I Think My Tailor Hates Me

My Bad Experience With A Kenyan Fundi

Chances are you have heard a bad tailor story but i am willing to wager that a bad tailor story has happened to you. You know the routine, the one that starts with a leap of faith in your neighborhood fundi, followed by a gathering courage kinda like the way your mom would gather her leso before she knocked some sense into you -probably for going to that neighborhood fundi in the first place! But you are a good citizen willing to support a small business (and honestly those Chinese imports do nothing for the curvy African woman) so off you go handing over your hard earned, beautifully printed cloth to a merciless butcher.

After negotiating the delivery date and price, you leave the tailor’s with a sense of foreboding. This is because going to the tailor is risky business. One day they produce some phenomenal work and the next it’s just terrible. It’s as if they are two different people working on your clothes. And when it’s time to delivery, you are met with an indifferent response of “..kujia kesho aki nimekuwa busy..”

So why don’t we ever learn? Better yet, why don’t they ever change?

This reputation has followed tailors like stink follows poop. Don’t get me wrong, I am not trying to generalize here but a majority of us have been burned one too many times for it not to be an issue. Worse yet, these tailors are seldom held responsible. On top of losing your fabric and time, you incur double financial loss- once for the money spent on the fabric itself and another for the money you pay them to ruin your fabric!

As much as we like to complain about them, tailors are an essential part of the Kenyan society. They fix our tears and cater to our curvaceous bodies, an undertaking that ready-made clothes fall short on. It is time to address this issue once and for all. I would like small business such as these to continue striving but for that to happen, we need to address the elephant in the room.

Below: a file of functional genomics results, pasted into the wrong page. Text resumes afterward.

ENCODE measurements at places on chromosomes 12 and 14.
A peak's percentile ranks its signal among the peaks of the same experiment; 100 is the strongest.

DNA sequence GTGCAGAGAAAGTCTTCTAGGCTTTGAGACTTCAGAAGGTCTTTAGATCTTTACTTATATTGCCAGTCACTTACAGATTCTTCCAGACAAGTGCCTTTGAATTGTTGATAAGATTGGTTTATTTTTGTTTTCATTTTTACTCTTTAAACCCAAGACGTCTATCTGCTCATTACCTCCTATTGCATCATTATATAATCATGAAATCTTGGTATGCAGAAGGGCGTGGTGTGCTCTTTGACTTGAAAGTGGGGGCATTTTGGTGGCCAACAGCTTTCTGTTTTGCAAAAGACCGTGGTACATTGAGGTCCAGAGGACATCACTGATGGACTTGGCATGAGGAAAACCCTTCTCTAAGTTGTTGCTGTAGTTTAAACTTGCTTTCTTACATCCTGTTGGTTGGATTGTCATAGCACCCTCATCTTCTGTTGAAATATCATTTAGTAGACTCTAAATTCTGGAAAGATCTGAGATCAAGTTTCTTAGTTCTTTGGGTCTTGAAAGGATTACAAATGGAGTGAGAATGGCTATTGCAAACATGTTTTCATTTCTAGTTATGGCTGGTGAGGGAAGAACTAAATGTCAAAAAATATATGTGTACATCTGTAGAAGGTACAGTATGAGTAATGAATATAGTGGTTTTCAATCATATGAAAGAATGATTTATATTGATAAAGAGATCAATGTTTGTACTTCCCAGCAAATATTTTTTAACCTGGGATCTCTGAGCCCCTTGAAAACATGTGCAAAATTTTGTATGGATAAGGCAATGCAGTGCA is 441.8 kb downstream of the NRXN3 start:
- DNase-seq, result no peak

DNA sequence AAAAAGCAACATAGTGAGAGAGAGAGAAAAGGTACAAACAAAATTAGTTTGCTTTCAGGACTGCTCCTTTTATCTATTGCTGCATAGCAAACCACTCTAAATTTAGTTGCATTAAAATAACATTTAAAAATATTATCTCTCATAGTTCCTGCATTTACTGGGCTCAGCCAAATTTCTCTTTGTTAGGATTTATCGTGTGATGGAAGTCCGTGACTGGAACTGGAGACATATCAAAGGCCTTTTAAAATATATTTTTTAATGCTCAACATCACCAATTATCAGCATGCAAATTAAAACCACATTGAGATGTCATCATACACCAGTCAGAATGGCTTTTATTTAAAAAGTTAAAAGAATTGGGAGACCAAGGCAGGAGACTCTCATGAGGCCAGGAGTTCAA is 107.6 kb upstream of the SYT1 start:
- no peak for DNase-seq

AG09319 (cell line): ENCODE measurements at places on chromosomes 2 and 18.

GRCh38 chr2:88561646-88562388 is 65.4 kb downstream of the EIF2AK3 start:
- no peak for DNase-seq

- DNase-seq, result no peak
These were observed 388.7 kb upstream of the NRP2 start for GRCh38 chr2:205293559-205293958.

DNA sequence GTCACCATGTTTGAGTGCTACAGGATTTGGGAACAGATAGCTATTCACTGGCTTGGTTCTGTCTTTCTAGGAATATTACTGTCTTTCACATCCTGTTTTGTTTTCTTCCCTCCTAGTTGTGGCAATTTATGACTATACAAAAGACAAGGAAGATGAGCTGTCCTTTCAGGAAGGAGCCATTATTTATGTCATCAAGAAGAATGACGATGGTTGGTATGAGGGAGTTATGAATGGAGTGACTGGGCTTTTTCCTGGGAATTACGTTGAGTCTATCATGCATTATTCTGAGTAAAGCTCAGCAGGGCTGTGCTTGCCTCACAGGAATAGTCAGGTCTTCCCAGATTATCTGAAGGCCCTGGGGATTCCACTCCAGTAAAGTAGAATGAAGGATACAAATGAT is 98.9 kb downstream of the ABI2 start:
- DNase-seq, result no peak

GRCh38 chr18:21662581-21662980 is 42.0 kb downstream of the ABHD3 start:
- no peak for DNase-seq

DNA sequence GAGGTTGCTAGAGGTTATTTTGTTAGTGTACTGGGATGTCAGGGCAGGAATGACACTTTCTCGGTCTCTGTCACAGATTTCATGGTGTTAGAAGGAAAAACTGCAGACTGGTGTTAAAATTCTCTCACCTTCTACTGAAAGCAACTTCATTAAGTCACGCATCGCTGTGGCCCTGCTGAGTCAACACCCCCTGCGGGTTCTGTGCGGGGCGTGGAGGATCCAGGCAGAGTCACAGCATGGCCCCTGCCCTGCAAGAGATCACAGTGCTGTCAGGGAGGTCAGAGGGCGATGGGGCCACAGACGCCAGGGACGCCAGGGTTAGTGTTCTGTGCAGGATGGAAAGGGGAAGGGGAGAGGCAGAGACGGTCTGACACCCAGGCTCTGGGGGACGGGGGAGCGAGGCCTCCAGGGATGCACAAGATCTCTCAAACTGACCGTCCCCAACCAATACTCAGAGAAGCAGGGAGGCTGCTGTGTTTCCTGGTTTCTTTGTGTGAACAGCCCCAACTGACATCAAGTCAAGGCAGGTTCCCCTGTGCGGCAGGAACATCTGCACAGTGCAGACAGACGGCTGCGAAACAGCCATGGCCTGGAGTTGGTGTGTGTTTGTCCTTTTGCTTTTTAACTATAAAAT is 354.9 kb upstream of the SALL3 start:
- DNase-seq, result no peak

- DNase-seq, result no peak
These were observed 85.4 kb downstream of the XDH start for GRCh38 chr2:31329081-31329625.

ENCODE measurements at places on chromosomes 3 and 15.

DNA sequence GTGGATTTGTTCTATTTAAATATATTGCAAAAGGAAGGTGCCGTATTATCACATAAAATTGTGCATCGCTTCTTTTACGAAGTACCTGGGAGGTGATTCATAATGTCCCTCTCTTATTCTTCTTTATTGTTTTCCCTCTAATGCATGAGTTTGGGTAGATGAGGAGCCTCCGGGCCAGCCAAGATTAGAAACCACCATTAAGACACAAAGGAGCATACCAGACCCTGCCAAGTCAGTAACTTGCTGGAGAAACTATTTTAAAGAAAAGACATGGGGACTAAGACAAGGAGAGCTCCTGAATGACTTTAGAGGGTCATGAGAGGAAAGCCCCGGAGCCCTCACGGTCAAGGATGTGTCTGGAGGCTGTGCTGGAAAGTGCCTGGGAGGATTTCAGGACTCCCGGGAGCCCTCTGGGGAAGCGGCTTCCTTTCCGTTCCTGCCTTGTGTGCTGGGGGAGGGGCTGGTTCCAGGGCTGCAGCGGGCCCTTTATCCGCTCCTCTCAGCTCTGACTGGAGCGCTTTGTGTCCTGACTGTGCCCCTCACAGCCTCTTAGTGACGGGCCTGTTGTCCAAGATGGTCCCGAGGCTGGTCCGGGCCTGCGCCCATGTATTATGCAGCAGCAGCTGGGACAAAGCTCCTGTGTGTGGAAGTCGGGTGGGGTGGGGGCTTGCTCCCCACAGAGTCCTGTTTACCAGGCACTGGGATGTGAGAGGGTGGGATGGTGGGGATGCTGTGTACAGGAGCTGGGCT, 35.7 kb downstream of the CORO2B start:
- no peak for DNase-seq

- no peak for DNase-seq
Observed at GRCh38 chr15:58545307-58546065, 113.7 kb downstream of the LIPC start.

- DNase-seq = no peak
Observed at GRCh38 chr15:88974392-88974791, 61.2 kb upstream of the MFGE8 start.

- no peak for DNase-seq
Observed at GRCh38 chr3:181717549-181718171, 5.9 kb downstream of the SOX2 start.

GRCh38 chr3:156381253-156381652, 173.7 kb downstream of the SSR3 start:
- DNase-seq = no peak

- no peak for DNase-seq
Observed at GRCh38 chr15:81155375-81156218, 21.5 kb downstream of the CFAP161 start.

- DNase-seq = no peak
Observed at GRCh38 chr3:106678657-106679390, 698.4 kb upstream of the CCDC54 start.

Most tailors are stretched really thin by accepting orders they know they can’t fulfill on time. Perhaps its the fear of missing out on a paying customer or underestimating the amount of labor that would go into some of the creations they are contracted to make. Either way, this fear is misguided in that once the customer is dissatisfied with their work, chances of them returning are very slim- thus losing out on future income from such a customer. A tailor would be better served being honest in their ability to deliver a product. If anything, your clients would respect your honesty and would better manage their expectations.

We have a long and arduous journey ahead of us in repairing this reputation and improving the standards of tailored products in Kenya. This undertaking will only be successful if tailors participate in the conversation and accept responsibility. For solutions that last stakeholders need to work together and listen to each other. This is why we created this blog to be a safe space for discussion. In the end, we would like to see a positive impact in the tailoring and fashion community in East Africa.

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